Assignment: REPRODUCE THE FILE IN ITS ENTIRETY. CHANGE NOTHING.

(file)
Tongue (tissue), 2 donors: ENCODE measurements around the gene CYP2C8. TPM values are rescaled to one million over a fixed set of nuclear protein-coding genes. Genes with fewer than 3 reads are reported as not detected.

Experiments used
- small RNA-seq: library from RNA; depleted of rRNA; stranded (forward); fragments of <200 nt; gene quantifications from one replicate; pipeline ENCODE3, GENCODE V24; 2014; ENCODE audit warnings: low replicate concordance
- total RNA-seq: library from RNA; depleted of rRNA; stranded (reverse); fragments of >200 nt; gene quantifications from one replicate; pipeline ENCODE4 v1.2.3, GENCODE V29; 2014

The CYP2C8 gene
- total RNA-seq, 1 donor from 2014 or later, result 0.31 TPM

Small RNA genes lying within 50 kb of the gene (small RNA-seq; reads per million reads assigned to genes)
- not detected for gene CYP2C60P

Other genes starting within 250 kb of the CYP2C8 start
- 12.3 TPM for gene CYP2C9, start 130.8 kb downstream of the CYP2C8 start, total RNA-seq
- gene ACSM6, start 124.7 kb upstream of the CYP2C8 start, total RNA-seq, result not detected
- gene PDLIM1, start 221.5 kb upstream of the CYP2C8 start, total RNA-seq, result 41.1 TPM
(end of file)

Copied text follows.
Tongue (tissue), 2 donors: ENCODE measurements around the gene CYP2C8. TPM values are rescaled to one million over a fixed set of nuclear protein-coding genes. Genes with fewer than 3 reads are reported as not detected.

Experiments used
- small RNA-seq: library from RNA; depleted of rRNA; stranded (forward); fragments of <200 nt; gene quantifications from one replicate; pipeline ENCODE3, GENCODE V24; 2014; ENCODE audit warnings: low replicate concordance
- total RNA-seq: library from RNA; depleted of rRNA; stranded (reverse); fragments of >200 nt; gene quantifications from one replicate; pipeline ENCODE4 v1.2.3, GENCODE V29; 2014

The CYP2C8 gene
- total RNA-seq, 1 donor from 2014 or later, result 0.31 TPM

Small RNA genes lying within 50 kb of the gene (small RNA-seq; reads per million reads assigned to genes)
- not detected for gene CYP2C60P

Other genes starting within 250 kb of the CYP2C8 start
- 12.3 TPM for gene CYP2C9, start 130.8 kb downstream of the CYP2C8 start, total RNA-seq
- gene ACSM6, start 124.7 kb upstream of the CYP2C8 start, total RNA-seq, result not detected
- gene PDLIM1, start 221.5 kb upstream of the CYP2C8 start, total RNA-seq, result 41.1 TPM